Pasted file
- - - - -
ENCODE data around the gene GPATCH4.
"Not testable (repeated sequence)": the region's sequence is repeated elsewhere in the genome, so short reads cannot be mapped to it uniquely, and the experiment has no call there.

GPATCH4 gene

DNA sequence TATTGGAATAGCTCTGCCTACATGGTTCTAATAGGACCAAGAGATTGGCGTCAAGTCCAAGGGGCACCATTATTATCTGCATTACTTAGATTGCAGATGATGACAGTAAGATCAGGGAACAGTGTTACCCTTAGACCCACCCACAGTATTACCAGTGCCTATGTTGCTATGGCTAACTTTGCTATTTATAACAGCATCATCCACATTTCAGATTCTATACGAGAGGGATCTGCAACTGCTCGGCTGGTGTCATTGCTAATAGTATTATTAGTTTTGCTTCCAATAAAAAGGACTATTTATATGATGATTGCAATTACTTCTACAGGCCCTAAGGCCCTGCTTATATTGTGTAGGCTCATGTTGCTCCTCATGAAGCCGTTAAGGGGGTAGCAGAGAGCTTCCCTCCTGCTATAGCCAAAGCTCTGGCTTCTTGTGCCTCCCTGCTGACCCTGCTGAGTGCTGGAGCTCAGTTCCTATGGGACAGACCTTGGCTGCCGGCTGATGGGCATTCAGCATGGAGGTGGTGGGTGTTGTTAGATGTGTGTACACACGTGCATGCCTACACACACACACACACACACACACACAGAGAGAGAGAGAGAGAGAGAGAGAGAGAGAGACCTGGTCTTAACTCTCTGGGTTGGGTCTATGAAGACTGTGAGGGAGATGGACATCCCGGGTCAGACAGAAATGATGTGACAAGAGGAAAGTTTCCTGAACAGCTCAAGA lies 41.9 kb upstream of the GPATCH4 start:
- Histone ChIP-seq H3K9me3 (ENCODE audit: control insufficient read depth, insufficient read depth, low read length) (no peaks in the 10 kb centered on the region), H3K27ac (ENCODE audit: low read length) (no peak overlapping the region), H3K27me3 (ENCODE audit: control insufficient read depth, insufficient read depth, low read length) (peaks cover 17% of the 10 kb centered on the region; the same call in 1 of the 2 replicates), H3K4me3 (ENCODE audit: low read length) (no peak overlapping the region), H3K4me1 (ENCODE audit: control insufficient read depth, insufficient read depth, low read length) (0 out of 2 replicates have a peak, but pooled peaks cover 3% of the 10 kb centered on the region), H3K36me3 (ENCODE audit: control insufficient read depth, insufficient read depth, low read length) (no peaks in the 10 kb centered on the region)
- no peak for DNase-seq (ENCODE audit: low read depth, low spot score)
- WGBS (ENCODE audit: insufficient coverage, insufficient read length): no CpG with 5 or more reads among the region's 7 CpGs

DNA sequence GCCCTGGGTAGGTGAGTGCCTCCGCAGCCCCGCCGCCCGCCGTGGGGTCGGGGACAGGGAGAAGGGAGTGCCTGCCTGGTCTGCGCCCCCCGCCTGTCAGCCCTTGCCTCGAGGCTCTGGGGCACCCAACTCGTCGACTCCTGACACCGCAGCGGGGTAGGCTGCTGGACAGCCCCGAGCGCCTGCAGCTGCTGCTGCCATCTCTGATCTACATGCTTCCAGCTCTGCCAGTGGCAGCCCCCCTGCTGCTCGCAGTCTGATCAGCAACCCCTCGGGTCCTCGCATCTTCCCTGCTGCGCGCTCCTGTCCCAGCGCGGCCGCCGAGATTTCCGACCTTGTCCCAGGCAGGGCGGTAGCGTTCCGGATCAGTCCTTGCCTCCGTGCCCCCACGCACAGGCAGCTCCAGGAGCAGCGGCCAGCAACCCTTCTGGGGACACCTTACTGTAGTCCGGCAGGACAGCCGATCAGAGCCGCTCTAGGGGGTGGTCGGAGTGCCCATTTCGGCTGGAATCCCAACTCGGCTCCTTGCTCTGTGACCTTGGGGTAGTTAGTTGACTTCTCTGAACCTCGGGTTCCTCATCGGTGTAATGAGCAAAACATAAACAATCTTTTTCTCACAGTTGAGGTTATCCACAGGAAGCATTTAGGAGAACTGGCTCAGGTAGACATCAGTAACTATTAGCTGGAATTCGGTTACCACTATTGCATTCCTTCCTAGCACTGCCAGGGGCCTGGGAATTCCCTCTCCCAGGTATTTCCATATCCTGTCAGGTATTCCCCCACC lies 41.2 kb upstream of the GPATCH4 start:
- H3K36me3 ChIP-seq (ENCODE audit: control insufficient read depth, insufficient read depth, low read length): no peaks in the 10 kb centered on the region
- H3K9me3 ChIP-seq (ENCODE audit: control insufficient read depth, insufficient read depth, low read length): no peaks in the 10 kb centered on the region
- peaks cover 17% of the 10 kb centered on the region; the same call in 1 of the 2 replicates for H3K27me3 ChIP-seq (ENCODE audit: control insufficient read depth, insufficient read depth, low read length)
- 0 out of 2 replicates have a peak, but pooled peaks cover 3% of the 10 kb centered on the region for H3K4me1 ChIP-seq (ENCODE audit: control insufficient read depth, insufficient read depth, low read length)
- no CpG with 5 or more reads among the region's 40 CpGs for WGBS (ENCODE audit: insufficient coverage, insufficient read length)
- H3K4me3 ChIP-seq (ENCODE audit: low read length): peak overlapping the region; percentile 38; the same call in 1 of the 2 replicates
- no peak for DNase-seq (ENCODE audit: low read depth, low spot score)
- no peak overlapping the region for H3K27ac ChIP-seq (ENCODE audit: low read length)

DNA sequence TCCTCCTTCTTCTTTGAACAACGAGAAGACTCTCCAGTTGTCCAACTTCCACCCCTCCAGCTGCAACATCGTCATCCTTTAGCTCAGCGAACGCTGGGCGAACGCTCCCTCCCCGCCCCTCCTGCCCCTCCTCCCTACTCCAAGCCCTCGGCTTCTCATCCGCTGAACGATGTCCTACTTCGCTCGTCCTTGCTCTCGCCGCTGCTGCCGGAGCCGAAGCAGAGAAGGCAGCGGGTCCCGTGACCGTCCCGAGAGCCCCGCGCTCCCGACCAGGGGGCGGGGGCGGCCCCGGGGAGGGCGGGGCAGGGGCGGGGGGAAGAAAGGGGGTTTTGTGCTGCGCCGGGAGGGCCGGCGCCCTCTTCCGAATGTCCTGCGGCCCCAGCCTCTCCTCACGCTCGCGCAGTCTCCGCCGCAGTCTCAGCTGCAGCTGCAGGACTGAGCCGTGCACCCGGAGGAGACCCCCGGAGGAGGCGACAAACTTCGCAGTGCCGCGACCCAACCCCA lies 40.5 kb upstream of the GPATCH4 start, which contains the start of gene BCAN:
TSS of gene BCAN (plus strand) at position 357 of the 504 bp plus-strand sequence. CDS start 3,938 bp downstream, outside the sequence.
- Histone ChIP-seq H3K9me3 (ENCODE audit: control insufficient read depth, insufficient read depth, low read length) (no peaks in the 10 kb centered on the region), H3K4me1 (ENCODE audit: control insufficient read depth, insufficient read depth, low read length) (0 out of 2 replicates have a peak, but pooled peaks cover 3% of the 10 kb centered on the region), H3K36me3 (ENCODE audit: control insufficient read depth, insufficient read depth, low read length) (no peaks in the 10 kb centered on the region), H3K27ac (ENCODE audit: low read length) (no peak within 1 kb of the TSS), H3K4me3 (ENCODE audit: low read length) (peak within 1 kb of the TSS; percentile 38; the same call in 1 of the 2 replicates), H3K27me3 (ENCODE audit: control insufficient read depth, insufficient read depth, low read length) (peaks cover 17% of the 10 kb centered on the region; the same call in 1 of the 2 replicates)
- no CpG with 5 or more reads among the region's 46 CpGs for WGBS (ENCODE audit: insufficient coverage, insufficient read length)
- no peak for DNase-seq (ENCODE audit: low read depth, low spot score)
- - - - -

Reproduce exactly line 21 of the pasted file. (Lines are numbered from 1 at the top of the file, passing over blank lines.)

- no peak for DNase-seq (ENCODE audit: low read depth, low spot score)